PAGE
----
In the fourth episode of the first season of Pushing Daisies, a plane crash brings about anxiety in Ned and opportunity for Olive. Intrigued? Then it’s time for Mark to watch Pushing Daisies.
NO, OH MY GOD, TRAGIC, STAR-CROSSED LOVERS EVERYWHERE AND ALL OF THE TIME AND IT’S TOO MUCH.
- This is a murder mystery inside of a fairy tale which is inside another fairy tale. Seriously, there’s the mystery of the plane crass, which leads to the epic love story of Jackson and Elsita, which is all framed by the ongoing tale of Ned’s magical ability to raise the dead. And yet there’s this persistent strain of tragedy throughout “Pigeon.” Chuck longs for physical intimacy with Ned. Ned worries that he’ll one day lose Chuck because he can never touch her. Vivian and Lily wish they could escape their fears. Olive is quickly realizing the futility of chasing after Ned. Then there’s the story that opens this episode, explaining Digby’s dedication to his master, and I was done in the first five minutes of this.
- Damn y’all.
- I mean, NED GOT BEES FOR CHUCK!
- HE GOT HER BEES.
- I commented in the last review that the nature of Ned’s power leads to a lot of satisfying suspense in the narrative, and there’s another example here. NEVER HAVE I BEEN FRIGHTENED BY A PIGEON BEING HELD NEAR ANOTHER CHARACTER. But that’s a fear we have to have, you know? Given that Olive doesn’t know about Ned’s power, we have to worry about how that will unfold if Ned’s secret is exposed. AND IT ALMOST WAS! Then Ned, Emerson, and Chuck had to worry if a living bird was somehow worth a human life being extinguished, because wouldn’t that be messed up? Instead, it seems that another bird dies, which set in motion a complicated chain of events that results in… well, the end of “Pigeon.” Which I’ll get to! Oh god, I just realized how similar that idea is to Wonderfalls. Technically, this episode is also one giant Rube Goldberg device. Oh shit.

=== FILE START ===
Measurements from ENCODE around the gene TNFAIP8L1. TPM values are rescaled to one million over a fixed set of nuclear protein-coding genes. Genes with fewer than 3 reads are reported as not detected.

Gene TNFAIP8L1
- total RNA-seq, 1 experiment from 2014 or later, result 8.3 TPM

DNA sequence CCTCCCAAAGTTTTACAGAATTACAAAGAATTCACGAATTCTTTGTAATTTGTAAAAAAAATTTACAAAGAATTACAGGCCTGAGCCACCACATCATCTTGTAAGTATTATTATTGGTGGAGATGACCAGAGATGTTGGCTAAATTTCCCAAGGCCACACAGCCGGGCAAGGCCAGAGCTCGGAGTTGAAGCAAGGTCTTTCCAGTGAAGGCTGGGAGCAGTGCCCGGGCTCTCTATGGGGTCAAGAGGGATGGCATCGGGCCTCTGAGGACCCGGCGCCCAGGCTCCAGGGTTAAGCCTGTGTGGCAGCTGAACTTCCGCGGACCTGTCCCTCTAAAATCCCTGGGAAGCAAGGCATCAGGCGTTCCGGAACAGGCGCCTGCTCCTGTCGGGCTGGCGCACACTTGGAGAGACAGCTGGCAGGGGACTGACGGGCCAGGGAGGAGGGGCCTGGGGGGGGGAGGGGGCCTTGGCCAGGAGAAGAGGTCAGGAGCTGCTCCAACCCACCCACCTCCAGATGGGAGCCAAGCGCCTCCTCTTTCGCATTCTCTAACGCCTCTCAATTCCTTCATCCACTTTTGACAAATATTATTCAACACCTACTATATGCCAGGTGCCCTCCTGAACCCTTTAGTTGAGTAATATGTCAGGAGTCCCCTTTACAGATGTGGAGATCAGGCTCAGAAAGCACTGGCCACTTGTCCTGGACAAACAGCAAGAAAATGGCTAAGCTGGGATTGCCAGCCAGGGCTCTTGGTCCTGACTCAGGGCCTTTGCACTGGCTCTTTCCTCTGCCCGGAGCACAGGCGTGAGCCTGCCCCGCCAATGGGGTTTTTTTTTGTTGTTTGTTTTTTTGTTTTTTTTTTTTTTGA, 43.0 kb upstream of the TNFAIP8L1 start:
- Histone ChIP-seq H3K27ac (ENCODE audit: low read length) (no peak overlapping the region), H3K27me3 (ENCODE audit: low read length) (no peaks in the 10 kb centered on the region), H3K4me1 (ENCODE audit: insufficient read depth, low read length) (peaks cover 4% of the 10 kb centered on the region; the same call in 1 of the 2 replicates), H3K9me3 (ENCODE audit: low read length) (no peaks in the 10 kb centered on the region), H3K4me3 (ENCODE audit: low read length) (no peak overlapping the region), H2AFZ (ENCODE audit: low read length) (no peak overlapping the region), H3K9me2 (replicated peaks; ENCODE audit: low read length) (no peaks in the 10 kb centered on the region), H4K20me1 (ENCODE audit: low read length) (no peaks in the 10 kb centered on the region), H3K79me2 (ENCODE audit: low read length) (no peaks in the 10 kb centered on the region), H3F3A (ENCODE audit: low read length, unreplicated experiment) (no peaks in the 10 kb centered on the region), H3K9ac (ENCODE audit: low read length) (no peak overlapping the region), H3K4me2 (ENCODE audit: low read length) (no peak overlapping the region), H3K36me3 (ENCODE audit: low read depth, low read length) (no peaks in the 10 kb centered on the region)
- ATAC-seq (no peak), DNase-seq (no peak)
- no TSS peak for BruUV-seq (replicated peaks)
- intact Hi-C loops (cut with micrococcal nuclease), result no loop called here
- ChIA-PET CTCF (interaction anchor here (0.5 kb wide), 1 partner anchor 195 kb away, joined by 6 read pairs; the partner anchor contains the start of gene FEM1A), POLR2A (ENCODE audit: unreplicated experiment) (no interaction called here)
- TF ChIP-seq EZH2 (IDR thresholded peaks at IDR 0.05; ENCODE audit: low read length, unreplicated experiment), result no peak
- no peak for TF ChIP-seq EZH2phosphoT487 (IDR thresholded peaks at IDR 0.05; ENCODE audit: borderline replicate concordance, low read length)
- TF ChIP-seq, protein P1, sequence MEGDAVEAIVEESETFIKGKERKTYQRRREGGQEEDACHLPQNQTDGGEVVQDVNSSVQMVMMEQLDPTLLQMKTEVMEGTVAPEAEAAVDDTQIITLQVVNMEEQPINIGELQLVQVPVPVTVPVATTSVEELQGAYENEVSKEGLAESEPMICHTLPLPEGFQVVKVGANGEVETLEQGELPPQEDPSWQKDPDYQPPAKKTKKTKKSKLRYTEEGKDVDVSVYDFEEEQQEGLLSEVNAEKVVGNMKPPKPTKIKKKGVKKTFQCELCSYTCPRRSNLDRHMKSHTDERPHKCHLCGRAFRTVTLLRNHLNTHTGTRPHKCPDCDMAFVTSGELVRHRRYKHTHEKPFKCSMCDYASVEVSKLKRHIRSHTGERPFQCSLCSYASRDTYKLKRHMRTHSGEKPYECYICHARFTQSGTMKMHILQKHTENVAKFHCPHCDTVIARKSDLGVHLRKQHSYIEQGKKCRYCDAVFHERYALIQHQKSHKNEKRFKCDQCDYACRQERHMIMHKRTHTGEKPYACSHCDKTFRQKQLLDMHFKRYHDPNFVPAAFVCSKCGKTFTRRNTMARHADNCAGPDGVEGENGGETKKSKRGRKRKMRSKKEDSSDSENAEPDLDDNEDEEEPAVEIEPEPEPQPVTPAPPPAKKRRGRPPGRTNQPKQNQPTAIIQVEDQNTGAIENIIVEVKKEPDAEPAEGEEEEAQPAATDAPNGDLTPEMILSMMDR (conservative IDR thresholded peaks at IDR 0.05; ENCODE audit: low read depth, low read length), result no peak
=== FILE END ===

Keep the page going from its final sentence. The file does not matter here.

- Anyway, one of my absolute favorite things in this episode is Olive’s story. I’m enamored with her and the characterization that Fuller and the other writers give her. It would be incredibly easy to simply make her bitter and jealous and to play that off of Chuck’s cheeriness. However, I adore that they make her sympathetic, that they’ve chosen to show that she’s a good person who is lonely and maybe a little bit desperate. For as much as she tries to find a way to expose Chuck’s “lie,” she ultimately knows that the heartbreak she’ll cause to her new friends won’t be worth the possibility of getting to Ned. And that’s all that is at this point: a possibility. But her friendship with Lily and Vivian? That’s reality, and I adore that she values her friends over her own selfish desires for Ned.
- BUT THINGS GOT REAL CLOSE THERE FOR A MINUTE, OH MY GOD.
- Can I also definitively state that Emerson’s constant I AM SO FUCKING DONE WITH Y’ALL look gives me life? How many times does he throw up his hands in defeat as Chuck and Ned decide to be all romantic and lovey-dovey in front of him? In all seriousness, I think it’s a great way to address the romance present in this fairy tale in a way to bring humor to the show. Emerson has his own interests and desires – most of them involving knitting because he’s a perfect human being – and it feels like he’s commenting on how ridiculous this love story is. But I like that it’s ridiculous! Still, I’m with Emerson: Sometimes, these two lovebirds are just too much.
- Well, they’re too much in a few ways. I can’t believe that someone has managed to pull of a relationship like this on television! I mean, it should fail! There are too many rules between Chuck and Ned, and yet the two still try their hardest to make it work. That’s why it’s important that Chuck explore the problem she has with being unable to touch Ned. The scene where she holds Jackson’s hand is so upsetting not because she’s being unfaithful to Ned. (She’s clearly not.) It’s a way for the writers to convey the importance Chuck holds for physical affection. WHICH I UNDERSTAND ON A VERY DEEP LEVEL. Until she had the option taken away from her, I bet Chuck never thought how much she’d want it. So she holds Jackson’s hand, and she imagines what the sensation would be like to feel Ned’s skin against hers.
- Thanks for driving the knife deeper into my heart, Pushing Daisies.
- The visuals in “Pigeon” are even more colorful and fantastic than the last episode. I LOVE IT SO MUCH.
- And the Jackson/Elsita storyline was a nice touch to highlight how the dedication towards love can surmount the most impossible of problems.
- BUT I’M HERE FOR ROOFTOP DANCING IN BEEKEEPER SUITS. Ugh, this is fucking ridiculous. I can’t believe I’ve become so attached to a couple bound for tragedy. DAMN IT.
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